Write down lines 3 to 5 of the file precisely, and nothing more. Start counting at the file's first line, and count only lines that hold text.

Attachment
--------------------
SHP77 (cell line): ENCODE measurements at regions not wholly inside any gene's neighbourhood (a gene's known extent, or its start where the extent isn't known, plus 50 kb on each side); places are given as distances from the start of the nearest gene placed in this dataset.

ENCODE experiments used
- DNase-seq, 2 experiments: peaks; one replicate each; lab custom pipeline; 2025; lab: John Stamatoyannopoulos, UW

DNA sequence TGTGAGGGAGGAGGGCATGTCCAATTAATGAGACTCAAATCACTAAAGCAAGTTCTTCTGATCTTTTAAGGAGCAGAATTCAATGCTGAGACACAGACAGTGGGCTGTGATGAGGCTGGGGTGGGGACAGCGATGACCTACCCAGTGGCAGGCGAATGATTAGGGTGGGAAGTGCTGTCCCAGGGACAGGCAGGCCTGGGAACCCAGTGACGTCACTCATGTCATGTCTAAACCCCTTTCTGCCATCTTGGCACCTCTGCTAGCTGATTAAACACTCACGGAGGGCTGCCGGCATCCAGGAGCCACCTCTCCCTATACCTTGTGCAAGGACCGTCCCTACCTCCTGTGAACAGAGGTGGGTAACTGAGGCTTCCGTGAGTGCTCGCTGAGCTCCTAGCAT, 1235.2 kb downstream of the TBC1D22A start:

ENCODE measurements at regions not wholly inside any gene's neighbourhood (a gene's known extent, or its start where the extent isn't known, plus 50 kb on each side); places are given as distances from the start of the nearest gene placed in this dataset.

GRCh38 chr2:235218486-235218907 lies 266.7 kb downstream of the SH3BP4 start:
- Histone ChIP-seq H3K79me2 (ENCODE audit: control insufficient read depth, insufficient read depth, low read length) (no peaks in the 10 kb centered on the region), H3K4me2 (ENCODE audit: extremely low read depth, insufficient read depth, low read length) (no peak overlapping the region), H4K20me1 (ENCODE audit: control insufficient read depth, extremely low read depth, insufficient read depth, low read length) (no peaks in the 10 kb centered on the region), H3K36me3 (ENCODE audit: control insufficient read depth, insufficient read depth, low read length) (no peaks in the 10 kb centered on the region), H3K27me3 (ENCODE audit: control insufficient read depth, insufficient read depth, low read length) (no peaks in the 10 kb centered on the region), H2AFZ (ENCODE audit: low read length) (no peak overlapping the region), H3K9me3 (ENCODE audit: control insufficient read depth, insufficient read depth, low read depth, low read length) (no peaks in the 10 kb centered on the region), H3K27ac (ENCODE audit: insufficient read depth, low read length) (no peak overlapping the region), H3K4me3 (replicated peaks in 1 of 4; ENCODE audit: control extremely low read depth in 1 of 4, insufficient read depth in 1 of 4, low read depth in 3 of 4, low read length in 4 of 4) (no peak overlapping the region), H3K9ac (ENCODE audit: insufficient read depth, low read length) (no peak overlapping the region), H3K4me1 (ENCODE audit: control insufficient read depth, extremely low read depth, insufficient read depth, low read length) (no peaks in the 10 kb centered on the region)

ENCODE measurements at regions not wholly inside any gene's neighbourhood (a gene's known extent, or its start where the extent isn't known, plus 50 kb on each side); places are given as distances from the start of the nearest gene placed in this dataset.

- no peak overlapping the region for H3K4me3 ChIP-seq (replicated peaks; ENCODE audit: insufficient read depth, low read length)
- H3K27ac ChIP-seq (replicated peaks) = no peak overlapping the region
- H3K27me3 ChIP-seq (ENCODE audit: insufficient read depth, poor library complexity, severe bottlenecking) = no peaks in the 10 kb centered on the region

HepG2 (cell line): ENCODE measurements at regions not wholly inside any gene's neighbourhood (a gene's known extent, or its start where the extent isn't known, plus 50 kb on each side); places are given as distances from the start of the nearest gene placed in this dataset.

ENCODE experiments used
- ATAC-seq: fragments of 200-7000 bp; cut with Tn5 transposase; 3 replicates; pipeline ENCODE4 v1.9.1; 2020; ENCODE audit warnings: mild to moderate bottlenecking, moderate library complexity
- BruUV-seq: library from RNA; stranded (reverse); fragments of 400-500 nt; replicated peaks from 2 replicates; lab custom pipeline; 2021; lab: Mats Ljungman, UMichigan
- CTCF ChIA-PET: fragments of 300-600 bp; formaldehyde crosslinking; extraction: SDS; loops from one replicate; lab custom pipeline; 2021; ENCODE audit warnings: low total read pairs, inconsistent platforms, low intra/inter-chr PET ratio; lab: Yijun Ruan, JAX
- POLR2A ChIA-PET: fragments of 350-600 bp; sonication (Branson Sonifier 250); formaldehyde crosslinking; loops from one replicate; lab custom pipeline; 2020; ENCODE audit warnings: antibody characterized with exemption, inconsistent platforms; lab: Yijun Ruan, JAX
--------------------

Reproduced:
- DNase-seq, 2 experiments: peaks; one replicate each; lab custom pipeline; 2025; lab: John Stamatoyannopoulos, UW

DNA sequence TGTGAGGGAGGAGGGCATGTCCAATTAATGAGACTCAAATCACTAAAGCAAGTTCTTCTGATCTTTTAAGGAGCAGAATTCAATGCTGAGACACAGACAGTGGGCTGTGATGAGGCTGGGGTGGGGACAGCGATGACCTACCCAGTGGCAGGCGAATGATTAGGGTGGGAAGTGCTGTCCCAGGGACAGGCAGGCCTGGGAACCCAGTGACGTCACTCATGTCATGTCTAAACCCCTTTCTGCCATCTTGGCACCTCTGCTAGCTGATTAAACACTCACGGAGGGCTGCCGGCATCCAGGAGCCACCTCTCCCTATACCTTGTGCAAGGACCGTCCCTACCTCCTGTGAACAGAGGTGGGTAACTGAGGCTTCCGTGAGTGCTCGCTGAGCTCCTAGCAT, 1235.2 kb downstream of the TBC1D22A start:

ENCODE measurements at regions not wholly inside any gene's neighbourhood (a gene's known extent, or its start where the extent isn't known, plus 50 kb on each side); places are given as distances from the start of the nearest gene placed in this dataset.